Road Ready: Prepping Your Vehicle for Winter Weather

Posted on November 27th, 2013

According to varying reports, the average American spends anywhere from 600 to 800 hours in his or her car every year. Whether commuting to work, going out on the town, or traveling to visit friends and family this holiday season, chances are you will face some chilly winter temperatures, and maybe even harsh winter weather, in the months ahead.

Ready Shelby knows that being prepared for a possible emergency is the best way to stave off further complications that may arise; and while several people stock their homes with extra water, candles and first aid kits, most people neglect to ready their cars for emergencies, particularly in the wintertime. Follow these tips to winterize your ride and you’ll be better equipped to manage a winter roadside emergency.

Wear a coat. Even if you’ll be snuggly in the heat of your vehicle, and you’re just going up the road to a hearth-side affair, grab a coat on the way out the door. If your car breaks down, you obviously won’t be able to rely on its heat, so a coat is your first and easiest defense.

Throw a blanket in your trunk. Not only will a blanket keep you warm if you need it, but the extra material might come in handy for cleaning up spills, bandaging wounds or even throwing down in front of a spinning tire for some traction if your vehicle gets stuck.

Stash a snack. It’s a great idea to keep dry snacks with you in case of an emergency in many situations, but having some granola bars or fruit snacks and some water in your vehicle during the winter might be a lifesaver. Getting stranded in ice and snow is way more survive-able if you have sustenance.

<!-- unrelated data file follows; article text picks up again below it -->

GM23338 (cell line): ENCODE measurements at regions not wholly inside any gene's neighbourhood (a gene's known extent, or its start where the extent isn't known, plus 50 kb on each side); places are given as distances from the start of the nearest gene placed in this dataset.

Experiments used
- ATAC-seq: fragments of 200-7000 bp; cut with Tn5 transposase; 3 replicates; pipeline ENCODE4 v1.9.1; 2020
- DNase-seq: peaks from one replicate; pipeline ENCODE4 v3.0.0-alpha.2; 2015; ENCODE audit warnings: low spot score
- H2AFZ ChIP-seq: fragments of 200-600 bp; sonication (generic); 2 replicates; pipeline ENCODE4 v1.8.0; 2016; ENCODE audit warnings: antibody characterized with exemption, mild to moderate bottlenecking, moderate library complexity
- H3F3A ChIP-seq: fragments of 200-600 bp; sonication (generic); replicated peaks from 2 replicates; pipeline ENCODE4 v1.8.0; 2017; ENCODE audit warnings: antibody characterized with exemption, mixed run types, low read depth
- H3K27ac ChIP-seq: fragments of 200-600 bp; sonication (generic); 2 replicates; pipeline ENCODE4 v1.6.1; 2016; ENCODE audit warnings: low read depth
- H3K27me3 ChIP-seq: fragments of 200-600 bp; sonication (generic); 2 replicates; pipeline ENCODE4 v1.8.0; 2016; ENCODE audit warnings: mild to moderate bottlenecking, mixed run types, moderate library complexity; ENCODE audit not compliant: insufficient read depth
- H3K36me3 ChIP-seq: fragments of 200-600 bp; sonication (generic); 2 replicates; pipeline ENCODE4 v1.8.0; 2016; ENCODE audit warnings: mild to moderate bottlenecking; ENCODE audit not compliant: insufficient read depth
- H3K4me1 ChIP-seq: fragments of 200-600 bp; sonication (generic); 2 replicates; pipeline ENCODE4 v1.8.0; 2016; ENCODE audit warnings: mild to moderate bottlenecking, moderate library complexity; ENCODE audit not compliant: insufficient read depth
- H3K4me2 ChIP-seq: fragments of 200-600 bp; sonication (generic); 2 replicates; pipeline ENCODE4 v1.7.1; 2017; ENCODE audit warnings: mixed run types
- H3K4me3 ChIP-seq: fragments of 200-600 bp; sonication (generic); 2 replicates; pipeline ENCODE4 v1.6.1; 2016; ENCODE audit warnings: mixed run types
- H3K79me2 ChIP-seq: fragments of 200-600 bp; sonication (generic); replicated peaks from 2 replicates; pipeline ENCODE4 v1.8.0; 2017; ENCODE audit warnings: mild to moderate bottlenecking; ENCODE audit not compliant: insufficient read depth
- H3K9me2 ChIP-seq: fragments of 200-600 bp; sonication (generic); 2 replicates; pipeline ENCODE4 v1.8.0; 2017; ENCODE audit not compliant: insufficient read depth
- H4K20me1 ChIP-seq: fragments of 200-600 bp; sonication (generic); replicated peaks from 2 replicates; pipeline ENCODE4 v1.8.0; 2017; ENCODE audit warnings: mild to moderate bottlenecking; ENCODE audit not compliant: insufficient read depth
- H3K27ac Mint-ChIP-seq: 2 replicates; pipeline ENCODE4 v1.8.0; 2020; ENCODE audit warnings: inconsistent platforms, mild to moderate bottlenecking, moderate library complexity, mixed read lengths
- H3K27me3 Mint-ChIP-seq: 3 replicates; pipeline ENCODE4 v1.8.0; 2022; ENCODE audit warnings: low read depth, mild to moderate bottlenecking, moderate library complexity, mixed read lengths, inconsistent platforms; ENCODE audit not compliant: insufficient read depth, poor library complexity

Fill your tank. In winter weather, it’s even more important to keep your gas tank as close to full as possible. You never know when you might be stranded or stuck in traffic – or when it’s going to just be too cold to get to the gas station. In areas with extremely harsh winter weather, there is a threat of gas shortages or gas stations losing power, among other things. If you have the room, it might be worth it to carry an extra tank of gas.

Load up the winter gear. Make sure you have an ice scraper in your car when the temperatures start to drop. Depending on your commute or the road maintenance in your area, you might even elect to tote a snow shovel during the heavier snowfall times.

Update your kits. Make sure your first aid kit and emergency kit in your car still have all of their contents and that nothing needs to be updated or replaced. Some great items to have on hand in addition to the usual list are a whistle; road flares; small tools, such as a wrench or screwdriver; and a flashlight, preferably with a hand-crank because batteries can die or freeze. You also might consider purchasing a solar charger for your cell phone.

Pack a map. Many cars have GPS these days, so maps have sort of become obsolete. However, in case of an emergency where your car dies or you need to abandon your vehicle, keep local maps in the glove compartment so you can find your way.

Prep your vehicle. Last, but not least, make sure your car itself is ready for the winter weather ahead. It would be beneficial to have your oil, battery and tires checked before the chill sets in.

These suggestions for being ready might seem a little extreme now, but in the event that you encounter an emergency on the road, you’ll be thankful that you’re prepared. And, remember, accidents and car problems can happen even in short trips up the road or around the corner, so just be ready this winter wherever the road may take you.

 

 

Tags: Car Kits, Road Hazards

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